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Original Research ARTICLE

Front. Mater., 20 May 2016 | https://doi.org/10.3389/fmats.2016.00025

Modifier Interaction and Mixed-Alkali Effect in Bond Constraint Theory Applied to Ternary Alkali Metaphosphate Glasses

  • 1Otto Schott Institute of Materials Research, Friedrich Schiller University Jena, Jena, Germany
  • 2Institute of Non-Metallic Materials, Clausthal University of Technology, Clausthal-Zellerfeld, Germany

Introducing an interaction parameter γ, we implement modifier interaction and the mixed-alkali effect into bond constraint theory and apply this extension for simplistic property prediction on ternary phosphate glasses. The severity of the mixed-alkali effect results from the interplay of two simultaneous contributions: bond constraints on the modifier species soften and stiffen with decreasing and increasing γ, respectively. When the modifier size is not too dissimilar, the decrease in γ reflects that the alkali ions can easily migrate between different sites, forcing the network to continuously reaccommodate for any subsequent distortions. With increasing size difference, migration becomes increasingly difficult without considerable network deformation. This holds even for smaller ions, where the sluggish dynamics of the larger constituent result in blocking of the fast ion movement, leading to the subsequent increase in γ. Beyond a certain size difference in the modifier pair, a value of γ exceeding unity may indicate the presence of steric hindrance due to the large surrounding modifiers impeding the phosphate network to reaccommodate deformation.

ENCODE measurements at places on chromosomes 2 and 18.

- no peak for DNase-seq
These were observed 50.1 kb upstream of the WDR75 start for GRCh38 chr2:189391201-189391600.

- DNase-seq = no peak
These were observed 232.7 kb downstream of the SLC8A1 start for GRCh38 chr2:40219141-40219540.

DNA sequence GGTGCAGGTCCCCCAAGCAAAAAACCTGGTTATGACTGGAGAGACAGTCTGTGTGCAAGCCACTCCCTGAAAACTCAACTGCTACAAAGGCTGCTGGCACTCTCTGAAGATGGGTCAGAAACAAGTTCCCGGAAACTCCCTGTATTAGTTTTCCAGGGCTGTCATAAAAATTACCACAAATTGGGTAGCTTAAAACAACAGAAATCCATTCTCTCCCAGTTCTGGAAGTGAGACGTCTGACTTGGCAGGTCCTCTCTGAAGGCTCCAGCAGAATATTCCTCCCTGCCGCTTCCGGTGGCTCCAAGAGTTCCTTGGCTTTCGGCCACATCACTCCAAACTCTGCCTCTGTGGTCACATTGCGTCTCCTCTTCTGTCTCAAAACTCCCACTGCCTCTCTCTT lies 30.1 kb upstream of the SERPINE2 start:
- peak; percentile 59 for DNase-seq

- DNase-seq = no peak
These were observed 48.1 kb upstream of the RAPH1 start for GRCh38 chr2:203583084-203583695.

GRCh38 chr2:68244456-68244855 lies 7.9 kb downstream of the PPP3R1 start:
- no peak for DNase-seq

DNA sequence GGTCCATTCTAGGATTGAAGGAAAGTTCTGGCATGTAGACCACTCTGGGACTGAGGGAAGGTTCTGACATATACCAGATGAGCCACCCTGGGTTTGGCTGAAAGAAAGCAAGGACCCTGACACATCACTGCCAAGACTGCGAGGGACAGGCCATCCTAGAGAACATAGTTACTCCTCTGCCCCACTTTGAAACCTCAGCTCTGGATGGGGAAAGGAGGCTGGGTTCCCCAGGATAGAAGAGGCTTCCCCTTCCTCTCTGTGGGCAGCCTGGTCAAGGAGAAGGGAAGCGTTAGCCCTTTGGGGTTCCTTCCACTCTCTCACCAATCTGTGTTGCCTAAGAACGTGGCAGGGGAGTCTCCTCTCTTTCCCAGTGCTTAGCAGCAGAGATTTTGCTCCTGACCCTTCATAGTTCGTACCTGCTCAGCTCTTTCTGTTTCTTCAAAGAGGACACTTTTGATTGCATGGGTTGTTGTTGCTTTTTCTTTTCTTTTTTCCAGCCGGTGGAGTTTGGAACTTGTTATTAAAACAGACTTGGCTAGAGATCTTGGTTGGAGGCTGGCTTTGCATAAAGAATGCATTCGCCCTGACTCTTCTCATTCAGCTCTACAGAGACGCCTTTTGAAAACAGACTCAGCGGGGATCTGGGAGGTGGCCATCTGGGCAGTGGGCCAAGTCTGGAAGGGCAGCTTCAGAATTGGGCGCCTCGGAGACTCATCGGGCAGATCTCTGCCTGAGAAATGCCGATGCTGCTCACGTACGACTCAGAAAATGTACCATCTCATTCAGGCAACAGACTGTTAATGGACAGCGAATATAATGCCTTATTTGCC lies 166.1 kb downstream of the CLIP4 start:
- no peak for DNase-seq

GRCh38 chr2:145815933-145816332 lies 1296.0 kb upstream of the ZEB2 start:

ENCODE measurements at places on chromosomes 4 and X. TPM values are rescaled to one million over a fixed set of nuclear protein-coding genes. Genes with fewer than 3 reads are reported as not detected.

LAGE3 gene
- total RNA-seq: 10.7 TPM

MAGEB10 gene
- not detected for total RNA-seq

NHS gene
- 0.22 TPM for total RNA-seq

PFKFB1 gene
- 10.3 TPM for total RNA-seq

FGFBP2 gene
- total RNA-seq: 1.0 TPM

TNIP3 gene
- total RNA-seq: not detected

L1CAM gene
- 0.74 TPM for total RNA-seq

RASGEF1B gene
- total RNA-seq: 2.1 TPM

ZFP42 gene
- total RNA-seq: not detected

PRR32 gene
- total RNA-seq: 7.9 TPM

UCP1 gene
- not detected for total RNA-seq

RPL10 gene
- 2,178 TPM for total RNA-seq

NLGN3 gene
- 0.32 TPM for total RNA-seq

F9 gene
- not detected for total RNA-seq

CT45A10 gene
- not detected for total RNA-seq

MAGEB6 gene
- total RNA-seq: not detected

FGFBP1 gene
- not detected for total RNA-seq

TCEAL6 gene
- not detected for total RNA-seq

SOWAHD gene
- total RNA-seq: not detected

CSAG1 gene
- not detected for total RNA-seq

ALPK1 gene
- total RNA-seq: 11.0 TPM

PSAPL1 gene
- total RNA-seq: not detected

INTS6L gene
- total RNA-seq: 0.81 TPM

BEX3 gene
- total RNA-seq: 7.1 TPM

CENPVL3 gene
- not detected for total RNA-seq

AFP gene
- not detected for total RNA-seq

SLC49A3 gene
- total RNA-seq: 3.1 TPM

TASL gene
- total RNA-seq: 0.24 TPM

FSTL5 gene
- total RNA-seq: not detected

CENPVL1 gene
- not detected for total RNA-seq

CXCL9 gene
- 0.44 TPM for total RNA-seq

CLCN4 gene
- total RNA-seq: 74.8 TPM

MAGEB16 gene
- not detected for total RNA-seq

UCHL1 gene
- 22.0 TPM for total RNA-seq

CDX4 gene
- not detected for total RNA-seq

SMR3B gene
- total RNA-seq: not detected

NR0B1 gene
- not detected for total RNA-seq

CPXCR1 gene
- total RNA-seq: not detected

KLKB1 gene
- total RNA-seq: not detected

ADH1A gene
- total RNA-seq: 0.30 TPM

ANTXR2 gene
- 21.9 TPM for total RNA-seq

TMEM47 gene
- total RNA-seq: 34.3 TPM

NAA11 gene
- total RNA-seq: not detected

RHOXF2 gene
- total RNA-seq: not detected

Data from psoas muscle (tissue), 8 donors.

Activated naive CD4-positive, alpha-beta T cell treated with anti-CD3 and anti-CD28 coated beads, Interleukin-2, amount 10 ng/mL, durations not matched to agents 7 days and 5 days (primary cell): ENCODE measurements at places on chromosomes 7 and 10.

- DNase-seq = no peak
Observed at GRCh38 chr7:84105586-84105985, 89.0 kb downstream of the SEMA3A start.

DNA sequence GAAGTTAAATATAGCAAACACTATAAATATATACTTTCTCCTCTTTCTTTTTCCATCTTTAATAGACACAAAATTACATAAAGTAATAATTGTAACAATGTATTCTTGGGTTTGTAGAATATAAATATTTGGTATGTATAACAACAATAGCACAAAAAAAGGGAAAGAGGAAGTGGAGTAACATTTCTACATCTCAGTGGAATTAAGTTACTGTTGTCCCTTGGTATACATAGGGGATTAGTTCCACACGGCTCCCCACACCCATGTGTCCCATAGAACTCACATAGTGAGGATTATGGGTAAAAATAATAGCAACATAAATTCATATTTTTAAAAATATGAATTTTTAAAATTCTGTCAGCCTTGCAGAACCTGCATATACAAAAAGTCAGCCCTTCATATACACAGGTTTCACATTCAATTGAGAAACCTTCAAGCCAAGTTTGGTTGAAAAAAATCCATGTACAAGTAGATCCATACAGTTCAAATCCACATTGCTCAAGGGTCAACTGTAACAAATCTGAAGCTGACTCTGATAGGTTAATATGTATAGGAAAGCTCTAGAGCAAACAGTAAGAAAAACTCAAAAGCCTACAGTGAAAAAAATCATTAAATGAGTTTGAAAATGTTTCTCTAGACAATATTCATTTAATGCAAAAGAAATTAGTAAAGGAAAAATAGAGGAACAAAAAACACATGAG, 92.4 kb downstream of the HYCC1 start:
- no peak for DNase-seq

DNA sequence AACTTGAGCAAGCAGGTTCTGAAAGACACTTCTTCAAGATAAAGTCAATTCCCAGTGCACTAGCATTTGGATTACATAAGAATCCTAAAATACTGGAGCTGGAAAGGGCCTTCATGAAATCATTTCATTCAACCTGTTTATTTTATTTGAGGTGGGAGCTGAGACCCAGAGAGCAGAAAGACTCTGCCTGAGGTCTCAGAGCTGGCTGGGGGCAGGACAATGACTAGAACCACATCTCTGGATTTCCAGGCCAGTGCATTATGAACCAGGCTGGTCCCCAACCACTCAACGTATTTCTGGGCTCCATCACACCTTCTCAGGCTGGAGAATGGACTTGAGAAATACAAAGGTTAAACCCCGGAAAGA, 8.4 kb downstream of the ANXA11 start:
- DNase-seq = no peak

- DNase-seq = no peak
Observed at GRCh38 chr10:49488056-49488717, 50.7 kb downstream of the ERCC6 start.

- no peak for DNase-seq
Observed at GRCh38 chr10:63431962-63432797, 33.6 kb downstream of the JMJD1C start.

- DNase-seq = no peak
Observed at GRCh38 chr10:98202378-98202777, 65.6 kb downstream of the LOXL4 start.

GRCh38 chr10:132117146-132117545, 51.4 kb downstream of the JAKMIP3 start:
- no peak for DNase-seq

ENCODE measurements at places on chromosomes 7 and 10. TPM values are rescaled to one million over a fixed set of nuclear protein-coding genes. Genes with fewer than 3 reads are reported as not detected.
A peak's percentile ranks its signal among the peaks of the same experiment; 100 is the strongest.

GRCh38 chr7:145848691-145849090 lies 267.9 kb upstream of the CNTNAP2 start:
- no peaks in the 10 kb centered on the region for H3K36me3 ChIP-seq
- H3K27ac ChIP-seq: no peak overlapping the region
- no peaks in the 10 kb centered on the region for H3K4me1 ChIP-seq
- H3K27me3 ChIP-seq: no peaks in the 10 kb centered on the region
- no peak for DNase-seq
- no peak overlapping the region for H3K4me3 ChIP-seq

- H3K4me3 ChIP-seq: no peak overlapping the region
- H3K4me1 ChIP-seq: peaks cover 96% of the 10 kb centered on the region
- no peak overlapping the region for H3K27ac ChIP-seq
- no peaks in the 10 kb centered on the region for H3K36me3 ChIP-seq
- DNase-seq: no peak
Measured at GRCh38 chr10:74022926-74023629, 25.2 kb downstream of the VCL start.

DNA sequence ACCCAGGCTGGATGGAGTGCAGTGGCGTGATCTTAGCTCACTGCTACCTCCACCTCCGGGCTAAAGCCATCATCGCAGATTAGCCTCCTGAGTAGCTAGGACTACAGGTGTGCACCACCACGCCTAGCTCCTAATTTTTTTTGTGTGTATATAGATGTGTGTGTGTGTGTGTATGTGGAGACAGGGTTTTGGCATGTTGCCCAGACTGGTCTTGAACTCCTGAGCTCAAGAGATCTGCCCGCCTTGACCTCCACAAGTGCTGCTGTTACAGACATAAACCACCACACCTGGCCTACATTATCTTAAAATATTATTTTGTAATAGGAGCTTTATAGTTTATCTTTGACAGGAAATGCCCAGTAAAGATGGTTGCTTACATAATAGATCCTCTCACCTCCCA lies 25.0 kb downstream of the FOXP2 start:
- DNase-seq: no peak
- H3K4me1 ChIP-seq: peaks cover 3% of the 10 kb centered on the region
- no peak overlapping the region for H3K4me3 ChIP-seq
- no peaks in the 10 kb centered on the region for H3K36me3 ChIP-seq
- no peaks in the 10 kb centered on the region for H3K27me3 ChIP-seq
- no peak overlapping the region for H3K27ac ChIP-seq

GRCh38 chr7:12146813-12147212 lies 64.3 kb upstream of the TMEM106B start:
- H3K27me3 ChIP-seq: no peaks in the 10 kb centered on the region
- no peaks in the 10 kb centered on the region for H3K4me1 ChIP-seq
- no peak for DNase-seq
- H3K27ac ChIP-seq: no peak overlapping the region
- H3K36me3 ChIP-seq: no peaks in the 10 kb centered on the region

Introduction